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Those extra 0.005 amps of current (5 mA) are taking a side trip from his hand to his foot via the heart. Meanwhile the current balance circuit inside the GFCI is sensitive enough to recognize that imbalance and trip the circuit open with as little as 5 or 6 mA of current flowing someplace it shouldn’t be going.

The click that’s heard when a GFCI trips is its spring-loaded contact opening up and interrupting the current flow in the circuit before it causes electrocution. That’s the entire reason for the existence of GFCI – to save us from electrocution and keep our electrical systems safe from damage. Pretty cool, eh?

Also note that the GFCI doesn’t really need a direct ground-bond connection via the ground wire to do its job. Yes, one is required to properly “earth” the entire circuit, but the current balancing act is only between the black and white wires going to the outlet.

If the current flow in the white wire exactly matches the current flow in the black wire to within 5 mA, the circuit stays activated. If the current flow is unmatched by any more than 5 mA, say by someone touching a live wire and the earth at the same time, then the trigger circuit inside trips a little switch and the current flow is stopped. It’s that simple.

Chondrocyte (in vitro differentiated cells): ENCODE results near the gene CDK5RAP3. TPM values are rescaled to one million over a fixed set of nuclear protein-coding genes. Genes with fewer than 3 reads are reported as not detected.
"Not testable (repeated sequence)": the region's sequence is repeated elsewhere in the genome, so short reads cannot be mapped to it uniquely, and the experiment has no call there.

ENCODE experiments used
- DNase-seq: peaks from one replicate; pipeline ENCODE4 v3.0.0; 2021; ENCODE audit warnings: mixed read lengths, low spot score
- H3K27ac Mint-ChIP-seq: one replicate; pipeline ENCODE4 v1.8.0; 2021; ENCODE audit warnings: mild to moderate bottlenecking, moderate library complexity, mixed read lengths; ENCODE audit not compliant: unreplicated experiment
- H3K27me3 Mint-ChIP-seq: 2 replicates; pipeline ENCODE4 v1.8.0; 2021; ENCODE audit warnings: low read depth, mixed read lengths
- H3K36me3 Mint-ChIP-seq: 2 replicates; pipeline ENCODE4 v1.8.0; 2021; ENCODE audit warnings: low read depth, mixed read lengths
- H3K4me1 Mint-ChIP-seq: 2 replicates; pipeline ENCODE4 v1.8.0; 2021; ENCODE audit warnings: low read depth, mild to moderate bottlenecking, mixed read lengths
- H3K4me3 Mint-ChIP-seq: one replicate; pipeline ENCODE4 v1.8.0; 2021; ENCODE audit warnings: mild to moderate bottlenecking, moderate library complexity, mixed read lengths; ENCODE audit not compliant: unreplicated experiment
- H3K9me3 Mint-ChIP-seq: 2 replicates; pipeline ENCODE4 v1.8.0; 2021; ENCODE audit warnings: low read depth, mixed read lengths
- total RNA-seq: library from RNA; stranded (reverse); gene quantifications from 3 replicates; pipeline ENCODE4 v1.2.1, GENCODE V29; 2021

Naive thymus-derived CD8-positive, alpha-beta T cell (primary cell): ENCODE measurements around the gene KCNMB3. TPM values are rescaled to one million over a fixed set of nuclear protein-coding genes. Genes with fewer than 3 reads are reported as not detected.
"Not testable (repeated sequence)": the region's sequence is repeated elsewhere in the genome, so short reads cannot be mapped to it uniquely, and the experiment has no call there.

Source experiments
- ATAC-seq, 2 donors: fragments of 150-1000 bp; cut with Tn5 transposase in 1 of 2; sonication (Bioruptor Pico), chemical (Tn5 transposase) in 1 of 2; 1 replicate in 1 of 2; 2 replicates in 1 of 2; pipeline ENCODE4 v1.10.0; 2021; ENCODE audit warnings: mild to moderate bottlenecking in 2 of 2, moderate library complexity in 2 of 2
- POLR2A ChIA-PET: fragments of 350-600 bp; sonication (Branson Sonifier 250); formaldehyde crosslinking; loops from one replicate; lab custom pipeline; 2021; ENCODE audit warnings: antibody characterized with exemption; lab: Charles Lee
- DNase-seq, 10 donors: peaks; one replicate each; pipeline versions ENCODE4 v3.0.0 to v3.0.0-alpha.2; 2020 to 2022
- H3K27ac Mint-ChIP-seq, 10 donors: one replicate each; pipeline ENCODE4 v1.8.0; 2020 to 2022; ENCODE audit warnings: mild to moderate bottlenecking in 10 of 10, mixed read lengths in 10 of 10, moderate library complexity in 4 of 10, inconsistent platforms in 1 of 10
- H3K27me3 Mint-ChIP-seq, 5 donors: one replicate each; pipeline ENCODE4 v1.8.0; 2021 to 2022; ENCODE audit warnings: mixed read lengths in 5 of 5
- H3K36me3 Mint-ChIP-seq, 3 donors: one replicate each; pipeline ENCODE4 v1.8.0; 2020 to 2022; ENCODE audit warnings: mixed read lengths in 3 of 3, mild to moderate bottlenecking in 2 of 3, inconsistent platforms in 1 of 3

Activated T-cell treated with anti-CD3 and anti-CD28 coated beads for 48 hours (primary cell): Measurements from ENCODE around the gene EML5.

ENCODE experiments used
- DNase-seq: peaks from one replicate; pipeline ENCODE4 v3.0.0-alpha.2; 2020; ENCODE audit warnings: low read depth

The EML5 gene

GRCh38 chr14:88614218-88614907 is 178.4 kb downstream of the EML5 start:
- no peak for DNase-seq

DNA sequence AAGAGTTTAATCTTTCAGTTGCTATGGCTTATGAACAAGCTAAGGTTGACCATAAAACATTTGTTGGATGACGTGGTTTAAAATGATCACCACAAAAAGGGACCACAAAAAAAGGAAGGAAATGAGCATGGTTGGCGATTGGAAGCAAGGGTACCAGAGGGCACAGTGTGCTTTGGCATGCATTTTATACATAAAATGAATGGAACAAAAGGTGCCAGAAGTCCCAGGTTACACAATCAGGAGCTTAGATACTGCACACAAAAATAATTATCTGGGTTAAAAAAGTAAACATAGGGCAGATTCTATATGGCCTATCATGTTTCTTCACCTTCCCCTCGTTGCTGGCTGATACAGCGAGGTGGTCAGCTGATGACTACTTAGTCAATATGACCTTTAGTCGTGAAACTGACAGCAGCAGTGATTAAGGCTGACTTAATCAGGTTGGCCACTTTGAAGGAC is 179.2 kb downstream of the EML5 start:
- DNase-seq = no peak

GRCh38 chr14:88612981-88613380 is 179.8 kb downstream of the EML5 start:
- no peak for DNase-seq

All of this means we should install GFCI breakers where required, and don’t remove or bypass them on stage if there’s false “nuisance” tripping. That so-called false tripping hints there’s something else wrong in the sound system or backline that’s leaking current to some place it doesn’t belong. And fixing that electrical leak is important since getting a body in the middle of the current leak leads to shock or even electrocution.

Let’s play safe out there…

Note: This article is provided as an educational assist in your gigs and is not intended to have you circumvent a licensed electrician or technician. If you even remotely believe you have a dangerous electrical condition on stage or on a project site, make sure to contact a qualified, licensed electrician to address it.